MT: Sure. I think, in terms of the artists that they specialized in, they were somewhat more sensitive to those interests. And in one case, I asked an artist who was also a historian to write about Mondrian’s early period, thinking he would have particular insights that the pure scholars might miss—his name was Carel Blotkamp.9[…] I think in that way it was extremely gratifying because it was a breakthrough show, not only because of the content, but because it opened up a new way of thinking about modern art history, and I think that allowed some thoughtful ideas to develop more quickly.
MC: It was groundbreaking, and I feel there haven’t been more shows like it. In some ways the art world has become more conservative.
MT: Absolutely. You know, it has become more conservative. And I think it has to do with the question of sponsorship, and who pays. It’s important to note that this project was not supported by any corporation. That was because we had the support from the County of Los Angeles, up to 93% of our budget. I was able to do this without having to turn to a corporate sponsor who might have second thoughts about the meaning of the show.
MT: Unfortunately, that’s not the case anymore. Just about every exhibition organized by a major museum needs corporate sponsorship. And I think this deﬁnitely casts a pall over idea-oriented shows.
MC: Maybe this is a good moment to talk about the relationship between the Art and Technology project and exhibition10 and the SPART exhibition. You’ve said before that these two shows are two sides of the same coin. And the technology exhibition was totally driven by corporate relationships, right?
MC: In the past you have said that you don’t think the technology project would have happened if you hadn’t had the idea for the SPART show percolating in your mind, which is a pretty interesting comment if you think about it—most would imagine these two things as completely unconnected. And it’s interesting that the technology project is what has held people’s attention, been restaged, and so on.
MT: Right. It’s the old Yin and Yang theory. I always felt that the one implied a need for a follow-up, its opposite so to speak. That was in my mind pretty early on. It was so difficult to do the ﬁrst one that I ﬁgured the second one couldn’t be that hard. It turned out that it was just as hard, but for different, more practical reasons, not ideological reasons.
But once the spiritual show was in motion, I began to draw up plans for a trio of related exhibits; The Spiritual in Art, outsider art, and then if I had stayed with the museum, I would’ve done a superrealism show. It would’ve been a trilogy.
MC: Can you tell me more about that, about why those things are connected in your mind?
MT: The conference that led to The Spiritual in Art gave me conﬁdence that there was something there that really could be explored in depth, and not just in a single show. I began to consider something more profound, so to speak. I thought of it then as a three-part series, with the second part being outsider art and the third part being superrealism, that was the intention. The second show did happen—outsider art11—but it was received with even more disdain than the ﬁrst show. And by that time, I had served at the museum for 34 years, so it was time to move on.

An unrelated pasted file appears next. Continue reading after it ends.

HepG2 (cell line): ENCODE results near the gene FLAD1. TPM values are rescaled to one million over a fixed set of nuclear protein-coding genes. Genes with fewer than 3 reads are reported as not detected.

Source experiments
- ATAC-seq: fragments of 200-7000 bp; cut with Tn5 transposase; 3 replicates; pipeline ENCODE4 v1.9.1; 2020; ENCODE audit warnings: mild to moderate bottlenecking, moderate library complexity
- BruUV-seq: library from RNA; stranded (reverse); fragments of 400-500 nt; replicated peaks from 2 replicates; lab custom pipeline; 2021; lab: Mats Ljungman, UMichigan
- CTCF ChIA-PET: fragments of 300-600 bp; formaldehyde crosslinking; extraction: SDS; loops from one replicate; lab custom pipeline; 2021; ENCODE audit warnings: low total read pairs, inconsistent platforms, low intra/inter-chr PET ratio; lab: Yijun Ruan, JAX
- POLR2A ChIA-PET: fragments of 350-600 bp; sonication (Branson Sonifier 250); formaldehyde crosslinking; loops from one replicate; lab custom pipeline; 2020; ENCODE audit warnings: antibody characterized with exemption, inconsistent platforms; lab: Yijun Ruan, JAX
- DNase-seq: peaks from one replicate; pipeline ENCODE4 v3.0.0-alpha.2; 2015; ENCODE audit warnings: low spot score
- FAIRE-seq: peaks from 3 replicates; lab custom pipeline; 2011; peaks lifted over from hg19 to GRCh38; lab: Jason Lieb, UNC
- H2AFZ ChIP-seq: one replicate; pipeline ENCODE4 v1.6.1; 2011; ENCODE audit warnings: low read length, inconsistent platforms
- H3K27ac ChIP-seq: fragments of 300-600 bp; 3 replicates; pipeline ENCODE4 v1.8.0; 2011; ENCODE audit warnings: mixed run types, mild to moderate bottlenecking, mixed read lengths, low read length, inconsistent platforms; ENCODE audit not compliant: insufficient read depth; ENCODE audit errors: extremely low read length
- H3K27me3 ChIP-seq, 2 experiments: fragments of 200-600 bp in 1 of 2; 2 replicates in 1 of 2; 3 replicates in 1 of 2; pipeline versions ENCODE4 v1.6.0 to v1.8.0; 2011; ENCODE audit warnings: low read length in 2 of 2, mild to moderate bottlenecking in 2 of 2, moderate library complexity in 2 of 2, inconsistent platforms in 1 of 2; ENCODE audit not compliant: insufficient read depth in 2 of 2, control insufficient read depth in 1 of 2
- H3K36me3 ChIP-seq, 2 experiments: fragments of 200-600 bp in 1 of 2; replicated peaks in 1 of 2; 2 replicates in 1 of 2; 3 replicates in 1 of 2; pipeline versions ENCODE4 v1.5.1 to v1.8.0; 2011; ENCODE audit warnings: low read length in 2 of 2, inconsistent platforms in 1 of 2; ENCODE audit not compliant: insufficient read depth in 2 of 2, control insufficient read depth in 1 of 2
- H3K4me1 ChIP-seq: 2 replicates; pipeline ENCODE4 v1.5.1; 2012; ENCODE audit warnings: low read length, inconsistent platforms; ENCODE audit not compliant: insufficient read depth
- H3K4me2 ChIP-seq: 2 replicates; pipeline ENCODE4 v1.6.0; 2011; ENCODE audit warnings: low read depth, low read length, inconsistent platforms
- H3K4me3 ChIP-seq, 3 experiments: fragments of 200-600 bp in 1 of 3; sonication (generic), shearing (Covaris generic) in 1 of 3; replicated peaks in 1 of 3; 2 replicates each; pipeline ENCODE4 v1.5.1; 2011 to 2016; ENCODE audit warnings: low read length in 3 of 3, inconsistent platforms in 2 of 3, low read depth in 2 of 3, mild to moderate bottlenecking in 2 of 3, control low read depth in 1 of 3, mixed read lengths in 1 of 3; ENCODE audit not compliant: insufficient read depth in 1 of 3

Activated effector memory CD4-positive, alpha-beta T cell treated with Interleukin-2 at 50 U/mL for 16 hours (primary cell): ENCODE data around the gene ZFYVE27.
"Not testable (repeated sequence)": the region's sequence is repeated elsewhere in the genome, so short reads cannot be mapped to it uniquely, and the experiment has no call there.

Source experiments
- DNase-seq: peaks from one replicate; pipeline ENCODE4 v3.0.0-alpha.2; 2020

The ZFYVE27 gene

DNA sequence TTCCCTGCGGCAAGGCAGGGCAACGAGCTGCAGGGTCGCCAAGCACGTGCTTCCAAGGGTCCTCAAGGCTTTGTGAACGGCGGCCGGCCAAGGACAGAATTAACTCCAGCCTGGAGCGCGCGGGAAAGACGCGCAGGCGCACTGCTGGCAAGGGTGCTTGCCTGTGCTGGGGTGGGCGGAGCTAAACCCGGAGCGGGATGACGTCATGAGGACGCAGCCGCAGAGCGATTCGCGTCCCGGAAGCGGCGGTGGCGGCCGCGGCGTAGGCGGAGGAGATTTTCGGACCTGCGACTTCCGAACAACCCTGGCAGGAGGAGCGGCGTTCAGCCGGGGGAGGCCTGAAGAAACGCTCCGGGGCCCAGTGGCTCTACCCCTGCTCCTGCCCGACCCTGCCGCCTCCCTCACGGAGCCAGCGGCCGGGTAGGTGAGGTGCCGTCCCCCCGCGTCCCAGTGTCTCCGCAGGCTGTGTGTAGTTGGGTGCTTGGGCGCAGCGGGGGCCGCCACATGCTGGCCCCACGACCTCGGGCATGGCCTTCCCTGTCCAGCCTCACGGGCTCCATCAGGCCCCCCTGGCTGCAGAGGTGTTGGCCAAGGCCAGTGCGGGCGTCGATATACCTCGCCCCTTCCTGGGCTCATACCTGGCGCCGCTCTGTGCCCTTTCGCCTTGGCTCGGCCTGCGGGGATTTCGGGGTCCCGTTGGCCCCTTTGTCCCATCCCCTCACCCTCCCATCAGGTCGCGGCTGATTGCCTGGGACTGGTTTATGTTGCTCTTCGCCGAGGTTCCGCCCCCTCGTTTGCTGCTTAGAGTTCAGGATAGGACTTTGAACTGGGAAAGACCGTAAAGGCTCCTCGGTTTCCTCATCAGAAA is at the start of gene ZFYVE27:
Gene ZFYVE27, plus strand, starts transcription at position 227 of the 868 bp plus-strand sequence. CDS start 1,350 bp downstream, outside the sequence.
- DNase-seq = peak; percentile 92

MC: So what I’m hearing as you’re describing this process, is that it sounds like you were uncovering strong art historical proofs for relationships between these different modes of art production?
MC: In your introductory essay to The Spiritual in Art catalogue, you refer to Sheldon Cheney’s writings in the 1920s and ‘30s that refer to the turn to abstraction as related to a growing sense of the mystical.12 And he is making a generational claim that the younger artists are all into these things—occult ideas, spiritual ideas. And then you say that this observation gets totally scrubbed from about 1940 until about 1970.
MT: Absolutely right. The Nazi connection.
MC: Yeah. Do you feel like that’s the only thing that caused that erasure, and that we don’t want to talk about Kandinsky and Theosophy because we think that the Theosophists are responsible for the racial theories that the Nazis espoused?
MT: I think an equally important factor was the prominence of MOMA as an institution defining modernism, and its first director Alfred Barr’s exclusive stress on formalism in laying out the argument. You know, a narrative of action and counteraction, one set of formalist ideas replacing another. There was no room to consider content, and I remember, as a student, being made to feel foolish for raising questions about meaning, that that was merely “subjective.”
MC: Yeah, that seems to have been the programming in art schools in the 1950s and, I think, into the ‘60s—the idea that painting is just what’s in front of you, just the material and the paint on the surface. It can’t possibly point to anything else.
MC: And to me, that actually sounds like a counterreaction to a generation or two of artists who were saying that the green triangle in the upper left corner means universal spirituality or something like that.
MT: I agree, that was fed and fueled by the romance and ethos surrounding the rise of the new American painting, with most of the artists wanting to stress that there were formal problems that they were pursuing. There were a few exceptions like Mark Rothko and Barnett Newman, but most didn’t want to be associated with anything that had to do with subjectivity or content or ideology.